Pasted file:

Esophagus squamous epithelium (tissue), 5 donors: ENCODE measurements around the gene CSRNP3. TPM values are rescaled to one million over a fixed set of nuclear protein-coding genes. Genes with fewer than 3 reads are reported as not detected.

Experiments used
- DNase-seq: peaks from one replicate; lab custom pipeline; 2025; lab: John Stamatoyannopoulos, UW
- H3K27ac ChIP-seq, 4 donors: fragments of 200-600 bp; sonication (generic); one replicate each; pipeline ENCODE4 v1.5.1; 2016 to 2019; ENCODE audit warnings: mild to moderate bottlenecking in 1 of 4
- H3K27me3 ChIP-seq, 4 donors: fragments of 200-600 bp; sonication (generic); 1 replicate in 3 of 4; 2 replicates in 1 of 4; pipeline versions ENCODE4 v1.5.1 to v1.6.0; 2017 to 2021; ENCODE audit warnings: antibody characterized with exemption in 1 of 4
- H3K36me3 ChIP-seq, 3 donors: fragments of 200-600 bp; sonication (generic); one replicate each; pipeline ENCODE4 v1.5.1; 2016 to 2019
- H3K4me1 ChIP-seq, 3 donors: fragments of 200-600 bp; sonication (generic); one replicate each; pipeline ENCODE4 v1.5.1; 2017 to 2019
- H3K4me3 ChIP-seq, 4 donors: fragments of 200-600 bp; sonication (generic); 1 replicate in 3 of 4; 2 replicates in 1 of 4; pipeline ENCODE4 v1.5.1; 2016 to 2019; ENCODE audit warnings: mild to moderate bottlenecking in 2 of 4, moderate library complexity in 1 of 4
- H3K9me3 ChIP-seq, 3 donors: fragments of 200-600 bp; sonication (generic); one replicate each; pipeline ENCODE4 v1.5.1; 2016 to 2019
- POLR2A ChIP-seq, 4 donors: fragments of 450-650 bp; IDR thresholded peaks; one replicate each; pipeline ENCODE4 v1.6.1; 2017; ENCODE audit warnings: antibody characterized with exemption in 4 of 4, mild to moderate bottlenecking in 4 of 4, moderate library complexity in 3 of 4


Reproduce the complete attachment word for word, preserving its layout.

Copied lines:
Esophagus squamous epithelium (tissue), 5 donors: ENCODE measurements around the gene CSRNP3. TPM values are rescaled to one million over a fixed set of nuclear protein-coding genes. Genes with fewer than 3 reads are reported as not detected.

Experiments used
- DNase-seq: peaks from one replicate; lab custom pipeline; 2025; lab: John Stamatoyannopoulos, UW
- H3K27ac ChIP-seq, 4 donors: fragments of 200-600 bp; sonication (generic); one replicate each; pipeline ENCODE4 v1.5.1; 2016 to 2019; ENCODE audit warnings: mild to moderate bottlenecking in 1 of 4
- H3K27me3 ChIP-seq, 4 donors: fragments of 200-600 bp; sonication (generic); 1 replicate in 3 of 4; 2 replicates in 1 of 4; pipeline versions ENCODE4 v1.5.1 to v1.6.0; 2017 to 2021; ENCODE audit warnings: antibody characterized with exemption in 1 of 4
- H3K36me3 ChIP-seq, 3 donors: fragments of 200-600 bp; sonication (generic); one replicate each; pipeline ENCODE4 v1.5.1; 2016 to 2019
- H3K4me1 ChIP-seq, 3 donors: fragments of 200-600 bp; sonication (generic); one replicate each; pipeline ENCODE4 v1.5.1; 2017 to 2019
- H3K4me3 ChIP-seq, 4 donors: fragments of 200-600 bp; sonication (generic); 1 replicate in 3 of 4; 2 replicates in 1 of 4; pipeline ENCODE4 v1.5.1; 2016 to 2019; ENCODE audit warnings: mild to moderate bottlenecking in 2 of 4, moderate library complexity in 1 of 4
- H3K9me3 ChIP-seq, 3 donors: fragments of 200-600 bp; sonication (generic); one replicate each; pipeline ENCODE4 v1.5.1; 2016 to 2019
- POLR2A ChIP-seq, 4 donors: fragments of 450-650 bp; IDR thresholded peaks; one replicate each; pipeline ENCODE4 v1.6.1; 2017; ENCODE audit warnings: antibody characterized with exemption in 4 of 4, mild to moderate bottlenecking in 4 of 4, moderate library complexity in 3 of 4